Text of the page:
We love giving lip service to the value of fair play, but with society so often sending a different message, our kids might think we're delusional to say that cheaters never prosper.
Among female athletes, a triad of conditions is causing long-term health dangers that remain poorly understood and outside any mainstream discussion.
“Biological passports” could end abuse of performance-enhancing drugs.
The evidence that the spectating brain is also a playing brain has been mounting ever since the early 1990s, when a group of neurophysiologists at the University of Parma, Italy implanted electrodes in the brain of a macaque monkey to find out exactly which neurons fired when the monkey grasped a peanut and brought it to his mouth.
Football isn’t just a contact sport — it’s a dangerous game of massive bodies colliding into one another. And while it may seem obvious that this sport can do extraordinary damage to brains and bodies, it’s taken far too long for the NFL, the medical community, and football fans to fully reckon with this.
The income disparity in youth athletics has effects on health and success that stretch far into adulthood.
People who play a sport are more likely to stay healthy and fit as they age, according to a new study published in BMJ Open, compared to those who do other types of physical activity. Finding a sport you love early in life—and playing it often—may be the key to staying active in your 70s, 80s and beyond.
Global Sport Matters is a joint effort between the Global Sport Institute and Arizona State University’s Walter Cronkite School of Journalism and Mass Communication. It provides an in-depth look at a broad range of topics making an impact beyond the playing field.
The inside track on world sport.
SportsRec is the number one source for all things sports and exercise. Our sports and fitness experts contribute regularly to help us provide the most relevant and accurate articles. Whether you are looking for exercises to target a specific muscle group, rules for a new sport, or how to get started with an exercise regimen, SportsRec has you covered.
Our mission is to promote sports safety and to provide essential support, education, and resources to help keep athletes safe. We want YOU involved.
Athlete Network is on a mission to help 5 million athletes advance their careers. Once an Athlete, always an Athlete. Join the movement.
Dr. Larry Creswell talking about athletes and heart health.
Protecting youth from sudden cardiac arrest.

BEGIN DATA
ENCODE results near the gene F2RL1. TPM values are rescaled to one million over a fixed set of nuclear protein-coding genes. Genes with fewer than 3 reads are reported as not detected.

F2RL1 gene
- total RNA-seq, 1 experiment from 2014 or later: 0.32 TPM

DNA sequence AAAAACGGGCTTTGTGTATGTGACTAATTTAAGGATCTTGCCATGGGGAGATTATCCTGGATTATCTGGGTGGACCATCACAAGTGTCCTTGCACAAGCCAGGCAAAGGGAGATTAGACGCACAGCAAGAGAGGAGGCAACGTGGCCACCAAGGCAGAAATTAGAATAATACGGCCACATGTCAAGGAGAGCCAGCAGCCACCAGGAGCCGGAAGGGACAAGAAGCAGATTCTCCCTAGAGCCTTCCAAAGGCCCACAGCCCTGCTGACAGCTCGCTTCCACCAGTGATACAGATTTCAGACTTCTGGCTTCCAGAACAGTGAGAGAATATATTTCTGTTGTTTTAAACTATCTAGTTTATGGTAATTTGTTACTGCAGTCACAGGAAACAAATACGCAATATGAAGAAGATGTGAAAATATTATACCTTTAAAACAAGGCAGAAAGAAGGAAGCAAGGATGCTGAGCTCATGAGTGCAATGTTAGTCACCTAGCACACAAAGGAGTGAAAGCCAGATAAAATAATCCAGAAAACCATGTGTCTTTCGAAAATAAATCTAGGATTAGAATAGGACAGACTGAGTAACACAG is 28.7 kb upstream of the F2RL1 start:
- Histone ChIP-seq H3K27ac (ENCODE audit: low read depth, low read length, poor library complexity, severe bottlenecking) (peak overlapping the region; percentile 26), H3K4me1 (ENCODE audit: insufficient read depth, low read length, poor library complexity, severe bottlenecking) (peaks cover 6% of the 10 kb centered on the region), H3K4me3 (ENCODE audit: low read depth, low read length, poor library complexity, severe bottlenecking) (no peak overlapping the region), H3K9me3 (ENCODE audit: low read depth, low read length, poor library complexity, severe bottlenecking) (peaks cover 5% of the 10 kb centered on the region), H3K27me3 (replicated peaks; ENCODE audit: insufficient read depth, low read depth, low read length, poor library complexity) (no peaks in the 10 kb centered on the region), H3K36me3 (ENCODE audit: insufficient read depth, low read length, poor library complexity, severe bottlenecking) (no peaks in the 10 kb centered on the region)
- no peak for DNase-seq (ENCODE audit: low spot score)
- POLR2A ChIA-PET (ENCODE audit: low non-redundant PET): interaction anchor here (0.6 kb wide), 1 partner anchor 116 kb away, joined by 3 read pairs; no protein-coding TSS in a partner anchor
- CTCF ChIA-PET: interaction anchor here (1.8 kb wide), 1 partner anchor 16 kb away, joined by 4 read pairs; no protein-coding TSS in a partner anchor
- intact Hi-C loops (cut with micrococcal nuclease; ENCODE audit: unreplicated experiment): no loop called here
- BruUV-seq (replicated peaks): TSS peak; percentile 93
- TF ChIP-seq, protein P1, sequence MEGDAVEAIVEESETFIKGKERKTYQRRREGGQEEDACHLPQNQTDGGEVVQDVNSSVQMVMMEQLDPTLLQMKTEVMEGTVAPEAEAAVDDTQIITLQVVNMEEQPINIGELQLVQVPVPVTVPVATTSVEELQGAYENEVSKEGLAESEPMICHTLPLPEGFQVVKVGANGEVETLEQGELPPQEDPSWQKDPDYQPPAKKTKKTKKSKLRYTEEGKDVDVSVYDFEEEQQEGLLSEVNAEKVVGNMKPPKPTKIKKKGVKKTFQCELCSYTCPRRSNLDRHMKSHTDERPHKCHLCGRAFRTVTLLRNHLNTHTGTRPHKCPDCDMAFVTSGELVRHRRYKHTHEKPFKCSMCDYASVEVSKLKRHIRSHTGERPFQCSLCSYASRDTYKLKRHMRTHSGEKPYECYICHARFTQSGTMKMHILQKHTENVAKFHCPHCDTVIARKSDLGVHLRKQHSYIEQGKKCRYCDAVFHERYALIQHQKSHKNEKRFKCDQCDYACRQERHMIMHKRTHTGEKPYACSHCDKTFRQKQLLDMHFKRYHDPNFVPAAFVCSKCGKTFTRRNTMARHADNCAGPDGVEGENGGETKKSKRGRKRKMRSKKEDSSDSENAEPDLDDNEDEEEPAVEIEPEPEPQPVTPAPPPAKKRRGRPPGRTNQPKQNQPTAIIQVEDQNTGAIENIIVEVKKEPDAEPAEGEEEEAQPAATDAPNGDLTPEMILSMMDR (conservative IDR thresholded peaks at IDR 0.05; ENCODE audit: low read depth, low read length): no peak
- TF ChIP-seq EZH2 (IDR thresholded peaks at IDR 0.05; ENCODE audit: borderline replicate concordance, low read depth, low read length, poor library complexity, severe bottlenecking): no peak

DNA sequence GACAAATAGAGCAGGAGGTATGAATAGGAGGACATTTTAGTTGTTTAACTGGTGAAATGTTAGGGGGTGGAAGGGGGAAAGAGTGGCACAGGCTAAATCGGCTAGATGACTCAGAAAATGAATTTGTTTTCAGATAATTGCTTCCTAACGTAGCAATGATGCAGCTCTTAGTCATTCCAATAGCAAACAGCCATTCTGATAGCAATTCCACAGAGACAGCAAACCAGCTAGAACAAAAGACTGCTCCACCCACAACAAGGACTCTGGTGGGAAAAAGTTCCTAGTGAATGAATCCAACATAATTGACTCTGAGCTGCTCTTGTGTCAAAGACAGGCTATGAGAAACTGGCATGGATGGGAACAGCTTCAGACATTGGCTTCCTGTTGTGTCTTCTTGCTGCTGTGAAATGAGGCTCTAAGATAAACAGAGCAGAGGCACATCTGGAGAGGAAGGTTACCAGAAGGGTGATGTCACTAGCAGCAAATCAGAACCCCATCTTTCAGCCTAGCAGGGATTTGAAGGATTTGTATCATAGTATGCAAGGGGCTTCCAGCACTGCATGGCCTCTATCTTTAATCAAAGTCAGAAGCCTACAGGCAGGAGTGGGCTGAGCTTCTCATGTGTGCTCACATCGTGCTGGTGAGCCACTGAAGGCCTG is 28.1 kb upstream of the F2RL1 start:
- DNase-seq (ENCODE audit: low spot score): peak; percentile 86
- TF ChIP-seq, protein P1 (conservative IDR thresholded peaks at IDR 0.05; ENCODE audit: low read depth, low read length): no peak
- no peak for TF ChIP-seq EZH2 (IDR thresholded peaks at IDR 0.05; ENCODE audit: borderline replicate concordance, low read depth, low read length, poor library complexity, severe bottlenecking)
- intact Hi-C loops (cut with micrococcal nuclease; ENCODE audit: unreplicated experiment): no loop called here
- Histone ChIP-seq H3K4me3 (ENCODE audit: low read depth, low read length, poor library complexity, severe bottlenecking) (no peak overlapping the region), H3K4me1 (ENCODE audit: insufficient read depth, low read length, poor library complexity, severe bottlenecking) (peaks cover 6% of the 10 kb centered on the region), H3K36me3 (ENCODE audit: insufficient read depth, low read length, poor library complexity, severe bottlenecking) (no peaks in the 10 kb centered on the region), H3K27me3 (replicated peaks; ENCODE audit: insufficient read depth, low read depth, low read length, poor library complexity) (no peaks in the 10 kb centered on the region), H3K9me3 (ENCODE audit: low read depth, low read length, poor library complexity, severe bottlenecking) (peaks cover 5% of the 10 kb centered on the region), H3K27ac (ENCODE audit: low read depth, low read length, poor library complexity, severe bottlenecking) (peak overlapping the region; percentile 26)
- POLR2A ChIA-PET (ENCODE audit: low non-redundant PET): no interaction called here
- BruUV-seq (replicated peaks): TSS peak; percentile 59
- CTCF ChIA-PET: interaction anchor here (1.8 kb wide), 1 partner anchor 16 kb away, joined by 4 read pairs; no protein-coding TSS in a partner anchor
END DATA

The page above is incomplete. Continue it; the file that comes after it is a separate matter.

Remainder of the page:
A place for parents seeking balance, sanity and an edge in the crazy world of youth sports.
MomsTeam.com® is the premier online youth sports information gateway for the 90 million youth sports parents seeking advice, community and product information from a world-class team of expert psychologists, nutritionists, athletes, medical doctors, journalists coaches, referees and parents dedicated to one mission: to make sure that youth sports is safe for all children ages 3 to 23.
To turn no-man's lands into sports grounds, to reintegrate child soldiers into society, to help war orphans regain self confidence, to integrate refugees, to help the poor have access to education, and establish a spirit of citizenship in disadvantaged urban areas…all thanks to sport.
At PeacePlayers, we use the power of sport to unite, educate and inspire young people to create a more peaceful world. We offer sport programming, peace education, and leadership development to those living in communities in conflict.
Our Mission: To make the next generation of youth the most active and healthy. In October of 2007, the NFL launched NFL PLAY 60, a national youth health and fitness campaign focused on increasing the wellness of young fans by encouraging them to be active for at least 60 minutes a day.
The power of sport can inform, empower and transform. This is a platform to fuel and magnify the power of sport movement. This online experience is dedicated to delivering a space for people around the globe to share their power of sport stories and how sport has influenced, challenged and inspired.
Right To Play's mission is to use sport and play to educate and empower children and youth to overcome the effects of poverty, conflict and disease in disadvantaged communities.
We now have one of the industries most trusted sports medicine content library created by leading sports medicine doctors and specialists. We have over 1,000 sports medicine doctors and specialists enlisted in our directory and opening up their appointments to our SportsMD audience.
The comprehensive public outreach program focuses on the importance of sports safety-specifically relating to overuse and trauma injuries. The initiative not only raises awareness and provides education on injury reduction, but also highlights how playing safe and smart can enhance and extend a child's athletic career, improve teamwork, reduce obesity rates and create a lifelong love of exercise and healthy activity.
Welcome to the Science of Sport where we bring you the second, third, and fourth level of analysis you will not find anywhere else. Be it doping in sport, hot topics like Caster Semenya or Oscar Pistorius, or the dehydration myth, we try to translate the science behind sports and sports performance. Consider a donation if you like what you see here!
This is the home page to a wealth of sporting information for those aiming for the top end! Following the sections below to explore my sporting world, to find the sports information that you are after.
UK Sport provides strategic investment to enable Great Britain’s Olympic and Paralympic sports and athletes to achieve their full medal winning potential.
The Council for Responsible Nutrition (CRN), founded in 1973, is a Washington-based trade association representing ingredient suppliers and manufacturers in the dietary supplement industry. CRN members adhere to a strong code of ethics, comply with dosage limits and manufacture dietary supplements to high quality standards under good manufacturing practices.